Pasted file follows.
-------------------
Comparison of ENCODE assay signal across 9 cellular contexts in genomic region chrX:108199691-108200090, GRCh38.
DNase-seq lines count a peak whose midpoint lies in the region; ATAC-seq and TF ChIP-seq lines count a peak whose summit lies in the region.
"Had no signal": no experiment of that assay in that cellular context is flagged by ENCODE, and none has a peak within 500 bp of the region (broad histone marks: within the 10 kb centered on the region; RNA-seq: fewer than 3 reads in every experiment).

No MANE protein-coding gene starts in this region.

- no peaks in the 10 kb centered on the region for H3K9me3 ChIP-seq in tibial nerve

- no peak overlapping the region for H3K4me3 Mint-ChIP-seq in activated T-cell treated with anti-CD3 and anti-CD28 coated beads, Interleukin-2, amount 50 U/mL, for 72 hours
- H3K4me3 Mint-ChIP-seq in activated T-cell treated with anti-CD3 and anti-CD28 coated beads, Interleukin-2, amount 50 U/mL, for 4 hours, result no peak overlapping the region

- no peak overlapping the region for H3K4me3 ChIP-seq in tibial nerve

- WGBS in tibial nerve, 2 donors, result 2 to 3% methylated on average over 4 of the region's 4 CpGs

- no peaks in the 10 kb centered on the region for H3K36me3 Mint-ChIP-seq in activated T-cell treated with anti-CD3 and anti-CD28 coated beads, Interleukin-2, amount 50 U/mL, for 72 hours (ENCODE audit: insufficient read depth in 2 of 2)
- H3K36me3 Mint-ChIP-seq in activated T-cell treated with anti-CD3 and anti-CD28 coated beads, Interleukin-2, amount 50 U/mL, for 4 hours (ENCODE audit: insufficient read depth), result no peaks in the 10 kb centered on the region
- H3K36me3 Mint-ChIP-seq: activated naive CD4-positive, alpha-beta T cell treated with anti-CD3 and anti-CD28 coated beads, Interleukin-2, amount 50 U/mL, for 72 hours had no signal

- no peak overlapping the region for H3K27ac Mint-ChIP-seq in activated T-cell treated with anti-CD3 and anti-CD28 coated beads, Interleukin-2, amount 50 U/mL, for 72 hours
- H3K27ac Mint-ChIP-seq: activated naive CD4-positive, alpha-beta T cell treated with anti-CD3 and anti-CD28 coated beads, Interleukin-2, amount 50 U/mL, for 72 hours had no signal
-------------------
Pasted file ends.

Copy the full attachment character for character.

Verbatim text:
Comparison of ENCODE assay signal across 9 cellular contexts in genomic region chrX:108199691-108200090, GRCh38.
DNase-seq lines count a peak whose midpoint lies in the region; ATAC-seq and TF ChIP-seq lines count a peak whose summit lies in the region.
"Had no signal": no experiment of that assay in that cellular context is flagged by ENCODE, and none has a peak within 500 bp of the region (broad histone marks: within the 10 kb centered on the region; RNA-seq: fewer than 3 reads in every experiment).

No MANE protein-coding gene starts in this region.

- no peaks in the 10 kb centered on the region for H3K9me3 ChIP-seq in tibial nerve

- no peak overlapping the region for H3K4me3 Mint-ChIP-seq in activated T-cell treated with anti-CD3 and anti-CD28 coated beads, Interleukin-2, amount 50 U/mL, for 72 hours
- H3K4me3 Mint-ChIP-seq in activated T-cell treated with anti-CD3 and anti-CD28 coated beads, Interleukin-2, amount 50 U/mL, for 4 hours, result no peak overlapping the region

- no peak overlapping the region for H3K4me3 ChIP-seq in tibial nerve

- WGBS in tibial nerve, 2 donors, result 2 to 3% methylated on average over 4 of the region's 4 CpGs

- no peaks in the 10 kb centered on the region for H3K36me3 Mint-ChIP-seq in activated T-cell treated with anti-CD3 and anti-CD28 coated beads, Interleukin-2, amount 50 U/mL, for 72 hours (ENCODE audit: insufficient read depth in 2 of 2)
- H3K36me3 Mint-ChIP-seq in activated T-cell treated with anti-CD3 and anti-CD28 coated beads, Interleukin-2, amount 50 U/mL, for 4 hours (ENCODE audit: insufficient read depth), result no peaks in the 10 kb centered on the region
- H3K36me3 Mint-ChIP-seq: activated naive CD4-positive, alpha-beta T cell treated with anti-CD3 and anti-CD28 coated beads, Interleukin-2, amount 50 U/mL, for 72 hours had no signal

- no peak overlapping the region for H3K27ac Mint-ChIP-seq in activated T-cell treated with anti-CD3 and anti-CD28 coated beads, Interleukin-2, amount 50 U/mL, for 72 hours
- H3K27ac Mint-ChIP-seq: activated naive CD4-positive, alpha-beta T cell treated with anti-CD3 and anti-CD28 coated beads, Interleukin-2, amount 50 U/mL, for 72 hours had no signal